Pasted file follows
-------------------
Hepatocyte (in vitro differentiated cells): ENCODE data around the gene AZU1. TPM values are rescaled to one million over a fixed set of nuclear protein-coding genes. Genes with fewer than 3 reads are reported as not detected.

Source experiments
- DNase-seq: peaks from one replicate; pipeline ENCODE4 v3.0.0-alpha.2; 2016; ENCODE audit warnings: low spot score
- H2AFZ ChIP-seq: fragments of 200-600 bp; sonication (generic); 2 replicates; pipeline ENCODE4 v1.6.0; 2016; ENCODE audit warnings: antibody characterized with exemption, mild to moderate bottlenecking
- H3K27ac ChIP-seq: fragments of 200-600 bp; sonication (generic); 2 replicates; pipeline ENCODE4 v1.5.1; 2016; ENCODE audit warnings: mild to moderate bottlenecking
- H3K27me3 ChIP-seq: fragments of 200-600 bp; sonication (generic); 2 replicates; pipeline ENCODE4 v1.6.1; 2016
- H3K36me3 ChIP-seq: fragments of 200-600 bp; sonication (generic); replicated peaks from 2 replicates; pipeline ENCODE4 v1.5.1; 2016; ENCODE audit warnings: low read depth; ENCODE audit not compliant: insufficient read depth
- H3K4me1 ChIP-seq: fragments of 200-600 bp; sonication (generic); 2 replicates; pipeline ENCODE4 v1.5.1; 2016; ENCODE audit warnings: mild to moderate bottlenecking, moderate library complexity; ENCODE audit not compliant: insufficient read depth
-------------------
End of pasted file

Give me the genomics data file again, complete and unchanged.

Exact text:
Hepatocyte (in vitro differentiated cells): ENCODE data around the gene AZU1. TPM values are rescaled to one million over a fixed set of nuclear protein-coding genes. Genes with fewer than 3 reads are reported as not detected.

Source experiments
- DNase-seq: peaks from one replicate; pipeline ENCODE4 v3.0.0-alpha.2; 2016; ENCODE audit warnings: low spot score
- H2AFZ ChIP-seq: fragments of 200-600 bp; sonication (generic); 2 replicates; pipeline ENCODE4 v1.6.0; 2016; ENCODE audit warnings: antibody characterized with exemption, mild to moderate bottlenecking
- H3K27ac ChIP-seq: fragments of 200-600 bp; sonication (generic); 2 replicates; pipeline ENCODE4 v1.5.1; 2016; ENCODE audit warnings: mild to moderate bottlenecking
- H3K27me3 ChIP-seq: fragments of 200-600 bp; sonication (generic); 2 replicates; pipeline ENCODE4 v1.6.1; 2016
- H3K36me3 ChIP-seq: fragments of 200-600 bp; sonication (generic); replicated peaks from 2 replicates; pipeline ENCODE4 v1.5.1; 2016; ENCODE audit warnings: low read depth; ENCODE audit not compliant: insufficient read depth
- H3K4me1 ChIP-seq: fragments of 200-600 bp; sonication (generic); 2 replicates; pipeline ENCODE4 v1.5.1; 2016; ENCODE audit warnings: mild to moderate bottlenecking, moderate library complexity; ENCODE audit not compliant: insufficient read depth